I grew up in a National Register of Historical Places home built in 1851 as part of an idealistic communal society in Pittsburgh, Pennsylvania and was hence influenced from a young age by the natural setting and admiration for the past. My formative years were further spent in the Southern USA where I developed a deeper appreciation for the historical and social influences of coastal environments on identify. An exploration of geography and a desire to gain experience in new environments has led me to reside in North Carolina and in Taranaki with my family where I am developing my appreciation for the Aotearoa New Zealand past through community based research on underwater and near water heritage sites.
I believe that more open, wide-reaching and transparent communication with realistic goals and resources can lead to better understandings of the past and find future directions for the preservation of significant heritage sites and objects. Through my work as a cultural materials conservator and PhD candidate I strive to acknowledge tikanga Māori and reshape heritage practices to incorporate public interactions with the past. My work is shaped over the past 15 years by serving in many roles related to cultural heritage preservation, material culture, and archaeology including non-profit, education, and private practice environments with a variety of materials and in locations from the Arctic to the Antarctic, South America and across the Near East and Africa.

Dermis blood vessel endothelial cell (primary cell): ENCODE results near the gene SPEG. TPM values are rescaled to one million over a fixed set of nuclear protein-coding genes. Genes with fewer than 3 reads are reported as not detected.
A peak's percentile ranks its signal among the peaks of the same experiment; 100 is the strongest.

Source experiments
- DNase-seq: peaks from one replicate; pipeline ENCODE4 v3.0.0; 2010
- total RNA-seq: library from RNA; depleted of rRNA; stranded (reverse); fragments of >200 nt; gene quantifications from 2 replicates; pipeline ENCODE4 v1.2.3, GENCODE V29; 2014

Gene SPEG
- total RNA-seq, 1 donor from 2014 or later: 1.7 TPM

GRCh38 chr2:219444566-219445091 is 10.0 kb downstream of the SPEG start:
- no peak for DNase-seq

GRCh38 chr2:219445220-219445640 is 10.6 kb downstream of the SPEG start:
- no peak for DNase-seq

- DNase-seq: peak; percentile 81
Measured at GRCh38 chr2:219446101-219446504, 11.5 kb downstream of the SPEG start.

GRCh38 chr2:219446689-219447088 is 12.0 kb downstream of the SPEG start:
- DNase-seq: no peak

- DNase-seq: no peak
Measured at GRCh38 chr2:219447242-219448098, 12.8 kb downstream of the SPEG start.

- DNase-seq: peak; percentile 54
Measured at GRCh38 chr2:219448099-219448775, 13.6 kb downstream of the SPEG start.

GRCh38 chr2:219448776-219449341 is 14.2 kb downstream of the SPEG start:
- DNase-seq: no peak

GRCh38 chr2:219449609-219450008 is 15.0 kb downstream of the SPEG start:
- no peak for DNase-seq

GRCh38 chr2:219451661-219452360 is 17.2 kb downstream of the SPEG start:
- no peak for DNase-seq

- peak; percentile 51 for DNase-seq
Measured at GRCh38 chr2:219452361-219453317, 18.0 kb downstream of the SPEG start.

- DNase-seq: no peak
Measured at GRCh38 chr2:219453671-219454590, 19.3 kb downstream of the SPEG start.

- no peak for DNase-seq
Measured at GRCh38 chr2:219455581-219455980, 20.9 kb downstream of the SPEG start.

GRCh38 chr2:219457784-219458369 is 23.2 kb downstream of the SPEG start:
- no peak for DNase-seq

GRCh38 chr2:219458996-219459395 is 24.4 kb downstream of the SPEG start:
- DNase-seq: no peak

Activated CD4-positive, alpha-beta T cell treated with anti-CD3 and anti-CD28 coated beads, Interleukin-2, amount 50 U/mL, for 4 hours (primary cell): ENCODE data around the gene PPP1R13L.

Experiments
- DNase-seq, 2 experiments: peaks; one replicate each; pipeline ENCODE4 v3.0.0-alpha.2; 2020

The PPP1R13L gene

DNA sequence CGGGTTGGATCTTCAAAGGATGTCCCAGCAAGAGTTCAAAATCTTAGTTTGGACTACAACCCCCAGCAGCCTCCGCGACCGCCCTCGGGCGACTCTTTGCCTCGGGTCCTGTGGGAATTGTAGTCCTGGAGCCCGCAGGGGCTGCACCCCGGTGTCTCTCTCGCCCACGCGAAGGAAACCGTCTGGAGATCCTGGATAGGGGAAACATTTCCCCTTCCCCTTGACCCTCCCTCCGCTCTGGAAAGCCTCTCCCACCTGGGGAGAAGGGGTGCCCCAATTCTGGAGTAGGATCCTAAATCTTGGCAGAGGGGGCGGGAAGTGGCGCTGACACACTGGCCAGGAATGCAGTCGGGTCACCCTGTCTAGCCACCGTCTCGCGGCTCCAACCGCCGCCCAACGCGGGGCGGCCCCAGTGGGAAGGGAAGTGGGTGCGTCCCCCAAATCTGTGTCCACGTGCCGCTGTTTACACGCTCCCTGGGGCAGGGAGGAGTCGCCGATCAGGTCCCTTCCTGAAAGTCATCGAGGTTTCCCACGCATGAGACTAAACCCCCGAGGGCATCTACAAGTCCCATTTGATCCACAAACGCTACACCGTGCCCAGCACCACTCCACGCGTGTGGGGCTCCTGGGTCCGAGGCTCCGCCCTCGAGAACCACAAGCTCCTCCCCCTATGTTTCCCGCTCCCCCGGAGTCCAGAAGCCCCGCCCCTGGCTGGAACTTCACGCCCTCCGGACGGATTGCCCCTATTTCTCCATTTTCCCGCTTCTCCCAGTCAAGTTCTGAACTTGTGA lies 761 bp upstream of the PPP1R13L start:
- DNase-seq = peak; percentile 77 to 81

I created this blog to share some of my experiences and to provide tools to people looking to learn about cultural heritage conservation.
For more information about the positions I have held, please visit my LinkedIn profile: https://www.linkedin.com/in/susannegrieve.
For more information on my academic publications, visit: https://victoria.academia.edu/SusanneGrieveRawson.